This guideline has been developed to advise on supporting people with dementia and their carers in health and social care. The guideline recommendations have been developed by a multidisciplinary team of health and social care professionals, a person with dementia, carers and guideline methodologists after careful consideration of the best available evidence. It is intended that the guideline will be useful to practitioners and service commissioners in providing and planning high-quality care for those with dementia while also emphasising the importance of the experience of care for people with dementia and carers.

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Summaries for consumers

No evidence of benefit of selegiline for Alzheimer's disease

Despite its initial promise, i.e. the potential neuroprotective properties, and its role in the treatment of Parkinson's disease, selegiline for Alzheimer's disease has proved disappointing. Although there is no evidence of a significant adverse event profile, there is also no evidence of a clinically meaningful benefit for people with Alzheimer's disease. There would seem to be no justification, therefore, to use it for Alzheimer's disease, nor for any further studies of its efficacy in Alzheimer's disease.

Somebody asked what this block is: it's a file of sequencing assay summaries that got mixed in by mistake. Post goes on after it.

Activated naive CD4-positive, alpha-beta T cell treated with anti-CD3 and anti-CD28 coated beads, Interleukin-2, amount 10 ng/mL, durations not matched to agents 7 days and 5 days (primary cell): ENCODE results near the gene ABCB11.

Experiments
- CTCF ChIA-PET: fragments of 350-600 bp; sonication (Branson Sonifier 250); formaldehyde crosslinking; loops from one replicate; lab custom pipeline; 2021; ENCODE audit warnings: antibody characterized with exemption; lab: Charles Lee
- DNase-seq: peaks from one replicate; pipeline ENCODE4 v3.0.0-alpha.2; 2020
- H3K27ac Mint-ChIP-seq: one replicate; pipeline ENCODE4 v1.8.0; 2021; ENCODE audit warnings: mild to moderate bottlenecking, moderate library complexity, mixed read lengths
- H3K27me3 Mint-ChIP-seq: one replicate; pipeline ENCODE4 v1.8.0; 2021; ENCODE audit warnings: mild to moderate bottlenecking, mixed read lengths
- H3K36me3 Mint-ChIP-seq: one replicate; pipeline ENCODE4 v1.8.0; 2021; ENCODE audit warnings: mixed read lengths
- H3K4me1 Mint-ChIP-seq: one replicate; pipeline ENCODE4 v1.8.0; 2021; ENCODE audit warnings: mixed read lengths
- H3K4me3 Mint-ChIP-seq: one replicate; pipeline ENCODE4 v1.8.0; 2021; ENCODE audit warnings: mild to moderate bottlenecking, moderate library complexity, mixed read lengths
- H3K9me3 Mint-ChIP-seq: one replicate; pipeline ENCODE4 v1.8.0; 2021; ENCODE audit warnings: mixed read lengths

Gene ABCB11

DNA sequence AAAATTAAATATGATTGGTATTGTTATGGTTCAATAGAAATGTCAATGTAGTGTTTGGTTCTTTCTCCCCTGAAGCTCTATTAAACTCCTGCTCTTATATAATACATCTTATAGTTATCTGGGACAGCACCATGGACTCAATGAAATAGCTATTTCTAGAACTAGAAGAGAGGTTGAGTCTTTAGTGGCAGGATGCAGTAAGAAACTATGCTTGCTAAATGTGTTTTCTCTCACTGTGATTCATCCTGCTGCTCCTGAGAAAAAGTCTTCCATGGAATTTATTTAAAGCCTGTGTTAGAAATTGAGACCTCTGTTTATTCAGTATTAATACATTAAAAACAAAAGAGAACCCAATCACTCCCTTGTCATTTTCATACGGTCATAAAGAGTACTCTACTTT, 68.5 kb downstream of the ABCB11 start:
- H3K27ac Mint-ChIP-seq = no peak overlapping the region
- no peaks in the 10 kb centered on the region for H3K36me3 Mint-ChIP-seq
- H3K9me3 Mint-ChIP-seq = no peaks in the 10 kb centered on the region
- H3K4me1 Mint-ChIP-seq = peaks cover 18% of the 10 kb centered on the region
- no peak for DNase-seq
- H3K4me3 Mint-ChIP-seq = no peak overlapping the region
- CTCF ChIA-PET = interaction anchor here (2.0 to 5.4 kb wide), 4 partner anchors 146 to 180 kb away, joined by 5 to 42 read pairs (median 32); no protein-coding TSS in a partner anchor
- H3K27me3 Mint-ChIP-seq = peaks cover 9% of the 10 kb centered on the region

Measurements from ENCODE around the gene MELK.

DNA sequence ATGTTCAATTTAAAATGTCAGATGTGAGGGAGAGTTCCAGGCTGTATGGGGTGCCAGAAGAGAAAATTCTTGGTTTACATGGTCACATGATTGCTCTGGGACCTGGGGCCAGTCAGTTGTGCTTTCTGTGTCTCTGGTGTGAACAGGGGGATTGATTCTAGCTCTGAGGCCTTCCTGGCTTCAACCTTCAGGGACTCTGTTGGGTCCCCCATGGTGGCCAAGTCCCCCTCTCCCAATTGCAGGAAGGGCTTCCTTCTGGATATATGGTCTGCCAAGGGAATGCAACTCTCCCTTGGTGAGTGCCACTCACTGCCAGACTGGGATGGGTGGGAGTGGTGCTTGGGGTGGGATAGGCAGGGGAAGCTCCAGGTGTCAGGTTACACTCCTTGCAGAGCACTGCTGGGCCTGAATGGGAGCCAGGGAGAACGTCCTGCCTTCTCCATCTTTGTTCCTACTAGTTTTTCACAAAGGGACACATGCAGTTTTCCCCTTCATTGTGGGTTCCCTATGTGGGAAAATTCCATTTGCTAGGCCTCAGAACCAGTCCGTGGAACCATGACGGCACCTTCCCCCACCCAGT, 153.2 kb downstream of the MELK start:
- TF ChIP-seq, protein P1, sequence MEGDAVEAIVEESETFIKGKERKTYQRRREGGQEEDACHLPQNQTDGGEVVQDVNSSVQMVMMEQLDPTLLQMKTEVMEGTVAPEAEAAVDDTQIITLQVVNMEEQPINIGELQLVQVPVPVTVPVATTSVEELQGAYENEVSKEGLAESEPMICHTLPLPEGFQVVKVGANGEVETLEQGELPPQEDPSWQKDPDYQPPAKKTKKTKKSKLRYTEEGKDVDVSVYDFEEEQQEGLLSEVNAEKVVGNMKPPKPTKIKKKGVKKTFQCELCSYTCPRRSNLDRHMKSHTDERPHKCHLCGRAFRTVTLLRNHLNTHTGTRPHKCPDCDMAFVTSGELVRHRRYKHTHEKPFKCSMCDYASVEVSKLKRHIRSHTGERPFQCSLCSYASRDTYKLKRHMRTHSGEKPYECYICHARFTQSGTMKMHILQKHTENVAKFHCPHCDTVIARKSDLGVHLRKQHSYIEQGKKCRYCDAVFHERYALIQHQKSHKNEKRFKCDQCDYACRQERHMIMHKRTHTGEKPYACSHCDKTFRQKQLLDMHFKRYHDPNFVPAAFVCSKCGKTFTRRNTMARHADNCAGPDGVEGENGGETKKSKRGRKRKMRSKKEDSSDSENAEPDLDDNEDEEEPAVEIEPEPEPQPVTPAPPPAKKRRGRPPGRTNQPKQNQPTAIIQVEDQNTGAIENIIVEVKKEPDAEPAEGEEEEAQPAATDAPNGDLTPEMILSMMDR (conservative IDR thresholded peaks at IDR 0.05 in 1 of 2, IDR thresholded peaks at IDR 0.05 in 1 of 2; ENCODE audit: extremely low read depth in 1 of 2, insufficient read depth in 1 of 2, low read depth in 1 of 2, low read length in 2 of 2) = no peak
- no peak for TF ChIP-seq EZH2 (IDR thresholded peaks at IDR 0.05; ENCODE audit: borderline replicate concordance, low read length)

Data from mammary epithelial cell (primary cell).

Drugs that increase alertness (psychostimulants) for excessive daytime sleepiness (hypersomnia) in myotonic dystrophy

Myotonic dystrophy is an inherited muscular dystrophy causing muscle weakness and wasting. Many people with myotonic dystrophy complain about excessive daytime sleepiness. This symptom is related to disordered central respiratory control. Psychostimulants are drugs that increase alertness and include caffeine, amphetamine, selegiline, methylphenidate and modafinil. In this updated review there were few randomized controlled trials which evaluated the efficacy and safety of psychostimulants in myotonic dystrophy. One randomized controlled trial of selegiline involving 11 participants did not demonstrate any benefit. Four studies of another drug modafinil suggested inconsistent and slight benefits. Only two of these studies used the gold standard test, a sleepiness scale, to evaluate hypersomnia and found non significant improvement. In these four studies modafinil seemed well tolerated. Further randomized trials are needed to determine the utility of psychostimulants for myotonic dystrophy.